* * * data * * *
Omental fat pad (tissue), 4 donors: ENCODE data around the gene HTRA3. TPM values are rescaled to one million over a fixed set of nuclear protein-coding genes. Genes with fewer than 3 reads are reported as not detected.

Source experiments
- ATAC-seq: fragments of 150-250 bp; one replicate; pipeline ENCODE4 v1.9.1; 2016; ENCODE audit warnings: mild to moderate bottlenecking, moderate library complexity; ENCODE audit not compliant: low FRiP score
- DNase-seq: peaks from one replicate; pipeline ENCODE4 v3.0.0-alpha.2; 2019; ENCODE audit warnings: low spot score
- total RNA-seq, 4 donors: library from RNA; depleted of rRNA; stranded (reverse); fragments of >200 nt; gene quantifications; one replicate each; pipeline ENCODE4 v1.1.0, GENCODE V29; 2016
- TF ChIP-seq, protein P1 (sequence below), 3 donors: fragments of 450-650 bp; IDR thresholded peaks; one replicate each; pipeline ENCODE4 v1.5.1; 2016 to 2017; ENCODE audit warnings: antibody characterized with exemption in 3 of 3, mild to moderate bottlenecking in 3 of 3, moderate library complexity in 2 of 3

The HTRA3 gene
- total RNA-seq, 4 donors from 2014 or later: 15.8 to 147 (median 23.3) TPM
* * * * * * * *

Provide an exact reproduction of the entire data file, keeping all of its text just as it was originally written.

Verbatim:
Omental fat pad (tissue), 4 donors: ENCODE data around the gene HTRA3. TPM values are rescaled to one million over a fixed set of nuclear protein-coding genes. Genes with fewer than 3 reads are reported as not detected.

Source experiments
- ATAC-seq: fragments of 150-250 bp; one replicate; pipeline ENCODE4 v1.9.1; 2016; ENCODE audit warnings: mild to moderate bottlenecking, moderate library complexity; ENCODE audit not compliant: low FRiP score
- DNase-seq: peaks from one replicate; pipeline ENCODE4 v3.0.0-alpha.2; 2019; ENCODE audit warnings: low spot score
- total RNA-seq, 4 donors: library from RNA; depleted of rRNA; stranded (reverse); fragments of >200 nt; gene quantifications; one replicate each; pipeline ENCODE4 v1.1.0, GENCODE V29; 2016
- TF ChIP-seq, protein P1 (sequence below), 3 donors: fragments of 450-650 bp; IDR thresholded peaks; one replicate each; pipeline ENCODE4 v1.5.1; 2016 to 2017; ENCODE audit warnings: antibody characterized with exemption in 3 of 3, mild to moderate bottlenecking in 3 of 3, moderate library complexity in 2 of 3

The HTRA3 gene
- total RNA-seq, 4 donors from 2014 or later: 15.8 to 147 (median 23.3) TPM